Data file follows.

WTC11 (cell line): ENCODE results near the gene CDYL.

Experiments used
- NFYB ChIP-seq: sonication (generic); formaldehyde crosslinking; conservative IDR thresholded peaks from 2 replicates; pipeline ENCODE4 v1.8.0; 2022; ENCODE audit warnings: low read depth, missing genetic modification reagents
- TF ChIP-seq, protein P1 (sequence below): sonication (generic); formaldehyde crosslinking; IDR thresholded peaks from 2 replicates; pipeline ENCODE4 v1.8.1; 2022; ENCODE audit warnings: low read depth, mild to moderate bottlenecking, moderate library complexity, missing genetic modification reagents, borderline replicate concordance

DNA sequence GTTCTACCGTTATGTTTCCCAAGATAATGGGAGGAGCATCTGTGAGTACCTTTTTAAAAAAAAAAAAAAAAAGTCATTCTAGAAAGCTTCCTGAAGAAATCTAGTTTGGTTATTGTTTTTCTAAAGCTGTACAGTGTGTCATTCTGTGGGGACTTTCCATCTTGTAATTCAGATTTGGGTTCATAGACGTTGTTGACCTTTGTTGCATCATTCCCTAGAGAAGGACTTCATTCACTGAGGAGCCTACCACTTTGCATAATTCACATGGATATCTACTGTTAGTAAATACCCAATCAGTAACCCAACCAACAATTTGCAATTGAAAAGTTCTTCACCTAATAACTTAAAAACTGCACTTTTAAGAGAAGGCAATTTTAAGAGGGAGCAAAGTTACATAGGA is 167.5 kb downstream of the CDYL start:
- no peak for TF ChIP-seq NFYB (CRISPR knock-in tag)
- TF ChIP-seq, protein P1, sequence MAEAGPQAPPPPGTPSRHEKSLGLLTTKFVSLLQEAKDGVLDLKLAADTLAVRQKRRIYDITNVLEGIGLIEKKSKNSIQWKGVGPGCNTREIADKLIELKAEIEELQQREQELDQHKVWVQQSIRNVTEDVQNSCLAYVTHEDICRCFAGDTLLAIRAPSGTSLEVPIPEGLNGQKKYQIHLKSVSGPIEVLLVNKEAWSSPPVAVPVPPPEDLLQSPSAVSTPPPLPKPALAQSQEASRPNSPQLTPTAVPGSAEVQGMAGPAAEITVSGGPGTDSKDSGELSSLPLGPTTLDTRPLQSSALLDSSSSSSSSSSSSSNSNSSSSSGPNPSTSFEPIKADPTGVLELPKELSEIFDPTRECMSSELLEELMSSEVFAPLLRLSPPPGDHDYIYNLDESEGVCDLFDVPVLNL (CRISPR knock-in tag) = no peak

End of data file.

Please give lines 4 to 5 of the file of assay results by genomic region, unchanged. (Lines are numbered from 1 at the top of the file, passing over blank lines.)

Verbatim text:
- TF ChIP-seq, protein P1 (sequence below): sonication (generic); formaldehyde crosslinking; IDR thresholded peaks from 2 replicates; pipeline ENCODE4 v1.8.1; 2022; ENCODE audit warnings: low read depth, mild to moderate bottlenecking, moderate library complexity, missing genetic modification reagents, borderline replicate concordance

DNA sequence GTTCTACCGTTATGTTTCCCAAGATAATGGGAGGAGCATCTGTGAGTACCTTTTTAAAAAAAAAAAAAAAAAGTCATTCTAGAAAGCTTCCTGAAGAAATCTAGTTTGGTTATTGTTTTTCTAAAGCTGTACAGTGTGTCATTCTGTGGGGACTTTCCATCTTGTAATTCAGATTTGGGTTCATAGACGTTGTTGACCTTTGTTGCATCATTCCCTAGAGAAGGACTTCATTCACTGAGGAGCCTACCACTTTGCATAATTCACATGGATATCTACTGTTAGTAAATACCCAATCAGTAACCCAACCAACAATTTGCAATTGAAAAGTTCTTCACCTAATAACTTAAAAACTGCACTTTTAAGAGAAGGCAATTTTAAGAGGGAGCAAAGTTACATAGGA is 167.5 kb downstream of the CDYL start: